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Processing Help -Draw line at given angle

If someone could point me in the right direction here -or- maybe a link to some code examples.

I would like to draw a line from a fixed point, a given length and at a given angle. I have found some examples that show a line that will follow your mouse and will rotate around a fixed point, but not one including length.

Here is what I am looking at doing:

I want to draw a map (just a line showing a path) on my screen as walter travels around. Each time walter changes direction, a little data packet is sent describing his last move. I.e.

fwd (16) counts (send that to processing and a line is drawn from starting point and is (16) units long)

rotated (4) counts or 1/4 turn (send to processing and the angle of the next line is determined)

fwd (27) counts (a line, 27 units long is drawn at the angle determined above)

Each new line segment will start from the end of the last one drawn.

 

 

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No problem. Glad I could help. I took a deeper look how that serial lib works in Processing and found out it supports events. So instead of checking if there's something available in serial port every now and then (or every draw() call like in my previous post) you can use serialEvent method call to catch an event when there's something available. Could be useful in your app if you don't already use it (check also bufferUntil). Here's something I put together (sorry again for a long post):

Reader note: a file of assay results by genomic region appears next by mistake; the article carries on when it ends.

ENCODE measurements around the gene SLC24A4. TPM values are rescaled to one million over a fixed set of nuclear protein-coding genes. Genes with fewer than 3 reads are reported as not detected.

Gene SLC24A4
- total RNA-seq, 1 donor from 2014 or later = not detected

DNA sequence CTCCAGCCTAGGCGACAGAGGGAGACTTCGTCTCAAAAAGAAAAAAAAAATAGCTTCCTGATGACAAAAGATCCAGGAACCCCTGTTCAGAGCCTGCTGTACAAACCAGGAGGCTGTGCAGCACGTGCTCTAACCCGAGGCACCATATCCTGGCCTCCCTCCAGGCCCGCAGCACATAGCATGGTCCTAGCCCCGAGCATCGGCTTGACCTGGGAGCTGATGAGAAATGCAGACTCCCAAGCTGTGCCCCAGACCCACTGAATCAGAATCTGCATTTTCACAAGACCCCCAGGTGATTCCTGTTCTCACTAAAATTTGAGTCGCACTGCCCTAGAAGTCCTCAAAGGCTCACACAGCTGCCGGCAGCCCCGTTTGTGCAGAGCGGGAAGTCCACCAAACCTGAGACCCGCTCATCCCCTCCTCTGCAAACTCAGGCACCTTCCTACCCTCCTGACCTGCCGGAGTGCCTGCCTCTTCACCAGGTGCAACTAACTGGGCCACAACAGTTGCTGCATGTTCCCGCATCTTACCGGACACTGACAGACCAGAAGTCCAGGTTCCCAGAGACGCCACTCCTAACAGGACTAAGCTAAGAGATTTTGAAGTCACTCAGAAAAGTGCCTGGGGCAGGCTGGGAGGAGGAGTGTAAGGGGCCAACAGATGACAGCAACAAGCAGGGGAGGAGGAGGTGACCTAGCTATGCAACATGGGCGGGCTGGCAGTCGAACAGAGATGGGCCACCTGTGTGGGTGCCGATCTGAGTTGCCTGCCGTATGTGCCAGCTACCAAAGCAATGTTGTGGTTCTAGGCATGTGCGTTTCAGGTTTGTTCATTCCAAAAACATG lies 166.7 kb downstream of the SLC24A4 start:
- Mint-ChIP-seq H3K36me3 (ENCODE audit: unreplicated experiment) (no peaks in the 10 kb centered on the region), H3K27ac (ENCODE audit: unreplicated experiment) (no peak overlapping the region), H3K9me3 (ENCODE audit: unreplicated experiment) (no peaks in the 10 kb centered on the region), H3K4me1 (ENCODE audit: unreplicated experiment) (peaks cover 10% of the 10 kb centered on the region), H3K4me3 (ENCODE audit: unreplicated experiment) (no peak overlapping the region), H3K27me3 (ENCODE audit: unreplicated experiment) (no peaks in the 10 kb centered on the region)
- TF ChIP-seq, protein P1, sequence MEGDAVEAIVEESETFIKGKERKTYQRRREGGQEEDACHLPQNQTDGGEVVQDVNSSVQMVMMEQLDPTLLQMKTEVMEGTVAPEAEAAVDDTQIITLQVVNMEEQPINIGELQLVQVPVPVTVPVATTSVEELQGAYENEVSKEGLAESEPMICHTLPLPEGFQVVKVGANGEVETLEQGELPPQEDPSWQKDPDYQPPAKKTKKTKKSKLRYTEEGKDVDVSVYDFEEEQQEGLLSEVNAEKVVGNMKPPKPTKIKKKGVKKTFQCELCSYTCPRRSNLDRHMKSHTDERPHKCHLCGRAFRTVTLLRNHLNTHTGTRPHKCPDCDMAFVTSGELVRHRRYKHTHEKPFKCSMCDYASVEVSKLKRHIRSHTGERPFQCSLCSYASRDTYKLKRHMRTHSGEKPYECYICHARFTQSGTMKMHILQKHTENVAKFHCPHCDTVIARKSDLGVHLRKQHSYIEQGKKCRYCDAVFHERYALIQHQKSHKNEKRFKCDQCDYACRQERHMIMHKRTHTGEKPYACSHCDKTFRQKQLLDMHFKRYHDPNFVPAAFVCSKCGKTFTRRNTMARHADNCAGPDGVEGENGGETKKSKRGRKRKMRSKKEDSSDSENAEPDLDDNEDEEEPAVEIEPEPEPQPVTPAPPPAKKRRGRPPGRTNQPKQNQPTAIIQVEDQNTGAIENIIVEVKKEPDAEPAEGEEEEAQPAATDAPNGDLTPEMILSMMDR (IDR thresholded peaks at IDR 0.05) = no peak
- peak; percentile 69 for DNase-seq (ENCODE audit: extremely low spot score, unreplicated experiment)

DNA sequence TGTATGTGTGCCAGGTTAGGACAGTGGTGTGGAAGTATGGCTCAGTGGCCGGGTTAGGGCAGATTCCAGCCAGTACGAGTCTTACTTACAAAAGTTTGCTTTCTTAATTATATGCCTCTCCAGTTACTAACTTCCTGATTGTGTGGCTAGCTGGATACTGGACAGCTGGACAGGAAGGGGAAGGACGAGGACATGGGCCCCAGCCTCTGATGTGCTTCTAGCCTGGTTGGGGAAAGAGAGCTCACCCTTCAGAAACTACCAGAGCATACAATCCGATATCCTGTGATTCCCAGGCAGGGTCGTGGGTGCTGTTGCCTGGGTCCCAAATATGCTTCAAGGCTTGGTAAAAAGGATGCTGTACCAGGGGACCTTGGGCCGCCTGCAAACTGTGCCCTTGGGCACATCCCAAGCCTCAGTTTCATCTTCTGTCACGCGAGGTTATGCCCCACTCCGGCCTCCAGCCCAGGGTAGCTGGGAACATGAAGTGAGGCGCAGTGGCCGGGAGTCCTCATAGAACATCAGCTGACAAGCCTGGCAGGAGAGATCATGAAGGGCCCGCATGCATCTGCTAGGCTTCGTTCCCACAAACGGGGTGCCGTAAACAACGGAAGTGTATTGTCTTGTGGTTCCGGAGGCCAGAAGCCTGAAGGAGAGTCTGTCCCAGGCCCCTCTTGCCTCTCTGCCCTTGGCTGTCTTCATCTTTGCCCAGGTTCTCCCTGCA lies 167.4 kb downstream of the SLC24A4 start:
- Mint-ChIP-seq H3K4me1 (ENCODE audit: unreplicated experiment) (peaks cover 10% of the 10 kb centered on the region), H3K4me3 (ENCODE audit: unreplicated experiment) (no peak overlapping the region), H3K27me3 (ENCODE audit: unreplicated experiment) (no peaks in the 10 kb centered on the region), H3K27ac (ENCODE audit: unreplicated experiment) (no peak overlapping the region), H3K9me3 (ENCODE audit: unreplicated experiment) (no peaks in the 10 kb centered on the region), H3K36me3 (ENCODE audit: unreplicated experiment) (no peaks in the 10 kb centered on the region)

import processing.serial.*;

PGraphics buffer;
PImage img;
Serial PicPort;
String myString = null;
int cr = 13; // strings are terminated by ascii 13: carriage return aka newline
float oldangle = 0;
float x0 = 0;
float y0 = 0;
float x1 = 0;
float y1 = 0;
float angle = 0;
float travel = 0;

void setup() {
  size(600,400);
  //                 parent comport           baud  parity databits stopbit
  PicPort = new Serial(this, Serial.list()[0], 4800, 'N',   8,       1.0);
  PicPort.bufferUntil(cr); // Buffer until CR is found (before calling serialEvent)
 
  // Create an off-screen buffer and initial image.
  buffer = createGraphics(600, 400, JAVA2D);
  buffer.beginDraw();
  buffer.background(32);
  buffer.stroke(192);
  buffer.rectMode(CENTER);
  buffer.translate(width / 2, height / 2);
  buffer.ellipse(0,0 , 10,10);
  buffer.endDraw();
  img = buffer.get(0, 0, buffer.width, buffer.height);
}

void draw() {
  translate(width / 2, height / 2);
  background(255);
  image(img, -width/2, -height/2);
}

// This gets called whenever there's data available
void serialEvent(Serial p) {
  myString = p.readStringUntil(cr);
  if (myString != null) {
    // println(myString);
    // examples of myString: "r:259", "t:18", "t:0"
    String telemetry [] = split(myString, ":");
    if (telemetry.length == 2) {
      String qualifier = telemetry[0];
      float value = float(telemetry[1]);  //  WHY won't this convert to int ?!?!
      int valint = int(value);

      //     println (qualifier +"="+ valint);


      if (qualifier.equals("r")) {
        // rotation
        angle = oldangle + value / 360 * TWO_PI; // input ranges 0-359, result is in radians
        //      println ("rotated: " + value + " degrees" +"   "+ angle +" radians");
      }
      if (qualifier.equals("t")) {
        // travel
        travel = value / 50 * width * .01;  // input ranges 0-50, result is in 1% increments of screen width